William and Kate are making their first trip to the US in eight years in the first week of December for the Earthshot Prize in Boston on December 2. The pair will be attending the second Earthshot award ceremony which is an innovative programme founded by Prince William working towards pioneering ideas which tackle the climate crisis.
Meanwhile, on December 6, Meghan and Harry will be receiving the Robert F. Kennedy Ripple of Hope Award for their “heroic” work against “structural racism”.
With both the Wales’s and the Sussex’s in the US at the same time Kate and William are hoping to improve the image of the Royal Family across the pond.
Royal commentators have suggested that the Royal Family have not diminished in their popularity in the US following the Sussex’s move out there.
Kinsey Schofield told Express.co.uk that “American royal watchers are absolutely crazy about the Prince and Princess of Wales.”
However, it is evident that the two royal couples represent entirely different lifestyles and wield their popularity in different ways.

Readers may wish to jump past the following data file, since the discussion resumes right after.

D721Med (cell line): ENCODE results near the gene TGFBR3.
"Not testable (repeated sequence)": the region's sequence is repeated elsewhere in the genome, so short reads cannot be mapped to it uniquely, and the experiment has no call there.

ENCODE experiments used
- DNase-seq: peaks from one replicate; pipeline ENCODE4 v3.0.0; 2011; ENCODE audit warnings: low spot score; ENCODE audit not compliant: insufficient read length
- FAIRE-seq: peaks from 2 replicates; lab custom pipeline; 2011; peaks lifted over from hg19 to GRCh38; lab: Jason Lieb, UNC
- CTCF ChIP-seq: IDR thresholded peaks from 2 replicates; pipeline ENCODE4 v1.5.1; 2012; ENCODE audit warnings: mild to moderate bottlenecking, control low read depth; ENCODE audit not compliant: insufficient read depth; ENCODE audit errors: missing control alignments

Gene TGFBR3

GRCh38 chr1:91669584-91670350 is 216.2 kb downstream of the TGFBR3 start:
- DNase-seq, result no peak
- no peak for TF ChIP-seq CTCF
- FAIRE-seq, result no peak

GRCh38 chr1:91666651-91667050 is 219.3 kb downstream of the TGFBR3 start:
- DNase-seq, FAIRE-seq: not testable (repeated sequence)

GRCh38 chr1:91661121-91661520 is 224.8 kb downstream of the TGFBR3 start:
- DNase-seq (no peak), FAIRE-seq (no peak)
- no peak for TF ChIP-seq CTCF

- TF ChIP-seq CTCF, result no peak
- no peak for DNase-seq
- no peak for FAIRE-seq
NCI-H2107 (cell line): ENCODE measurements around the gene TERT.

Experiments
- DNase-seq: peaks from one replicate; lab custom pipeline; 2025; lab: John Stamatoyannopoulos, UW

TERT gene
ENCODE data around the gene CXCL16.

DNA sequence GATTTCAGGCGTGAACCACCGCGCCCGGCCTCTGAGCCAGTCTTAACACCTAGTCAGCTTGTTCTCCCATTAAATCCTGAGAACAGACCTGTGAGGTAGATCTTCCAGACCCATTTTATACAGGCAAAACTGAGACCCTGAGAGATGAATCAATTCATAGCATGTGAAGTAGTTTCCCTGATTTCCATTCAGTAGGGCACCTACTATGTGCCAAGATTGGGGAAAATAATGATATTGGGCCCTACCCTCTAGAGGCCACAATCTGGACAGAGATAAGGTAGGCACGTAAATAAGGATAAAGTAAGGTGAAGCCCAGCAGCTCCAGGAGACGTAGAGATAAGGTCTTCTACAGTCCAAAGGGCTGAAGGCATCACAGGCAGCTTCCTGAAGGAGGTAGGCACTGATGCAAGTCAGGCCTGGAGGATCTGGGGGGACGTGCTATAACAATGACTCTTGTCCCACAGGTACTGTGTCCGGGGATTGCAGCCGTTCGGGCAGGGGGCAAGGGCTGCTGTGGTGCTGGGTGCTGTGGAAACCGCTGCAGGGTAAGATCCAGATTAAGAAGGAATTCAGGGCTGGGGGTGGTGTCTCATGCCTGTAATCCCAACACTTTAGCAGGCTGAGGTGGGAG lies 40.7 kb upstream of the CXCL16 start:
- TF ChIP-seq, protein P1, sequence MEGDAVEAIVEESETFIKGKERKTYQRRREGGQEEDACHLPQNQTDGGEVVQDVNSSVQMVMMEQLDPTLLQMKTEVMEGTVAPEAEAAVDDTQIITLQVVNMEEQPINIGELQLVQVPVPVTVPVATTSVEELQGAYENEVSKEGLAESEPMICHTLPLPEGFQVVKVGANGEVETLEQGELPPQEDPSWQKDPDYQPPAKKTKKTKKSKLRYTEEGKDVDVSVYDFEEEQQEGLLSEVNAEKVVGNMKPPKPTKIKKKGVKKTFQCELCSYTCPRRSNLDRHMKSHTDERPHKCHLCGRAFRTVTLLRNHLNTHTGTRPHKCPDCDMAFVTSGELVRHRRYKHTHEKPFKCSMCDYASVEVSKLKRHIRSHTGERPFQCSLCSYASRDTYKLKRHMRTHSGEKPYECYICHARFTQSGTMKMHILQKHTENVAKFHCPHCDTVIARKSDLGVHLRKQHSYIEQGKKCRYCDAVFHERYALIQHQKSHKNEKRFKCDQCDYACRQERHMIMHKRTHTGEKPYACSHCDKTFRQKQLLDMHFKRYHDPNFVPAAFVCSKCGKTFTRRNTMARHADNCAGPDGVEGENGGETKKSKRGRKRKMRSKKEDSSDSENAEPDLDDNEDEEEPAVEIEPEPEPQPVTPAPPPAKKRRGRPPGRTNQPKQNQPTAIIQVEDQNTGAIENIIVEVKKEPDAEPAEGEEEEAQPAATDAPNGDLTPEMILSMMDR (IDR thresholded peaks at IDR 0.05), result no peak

Amanda Foreman wrote for in The Sunday Times: “William and Kate are trading in yesterday’s currency.
“Leaving aside sheer sartorial glamour, where Kate is unmatched, the Waleses offer the world a fixed basket of virtues: duty, probity, discipline, decency, discretion, loyalty, and commitment.”
Despite this ‘basket of virtues’, they are qualities which are valued by some while the Sussex’s portray ‘virtues’ valued by others.
Ms Foreman added: “It is a worthy one, to be sure, and also totally — fatally — in step with the values of the over-40 crowd: Baby Boomers, Generation X, and some millennials.
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“But the Duke and Duchess of Sussex are dealers in today’s currency: self-actualisation, self-healing, self-identity, self-care, self-expression, self-confidence, and self-love.”
While the Prince and Princess of Wales openly talk about issues such as mental health, violence against women and girls, and LGBTQ+ rights, the Sussex’s embody what are seen as more ‘modern’ values.
Their step away from the archaic institution of the Monarchy to live in their new home in Montecito, California only highlights the divide between the couples.
Harry and Meghan said that their £11m mansion made them “walk in and go…joy. And exhale. And calm. It’s healing. You feel free.”
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Such terms which the Sussex’s use are part of a rhetoric adopted by the couple which the rest of the royals are unfamiliar with in public life.
The royal family continue to perform their constitutional roles which while being modernised, are different to the Sussex’s roles as celebrities.
A Palace insider told Page Six said that William and Kate “are working on behalf of others – versus being a celebrity.
“They were always famous, but now they’ve reached a different stage in their public lives – they’re different types of figures.”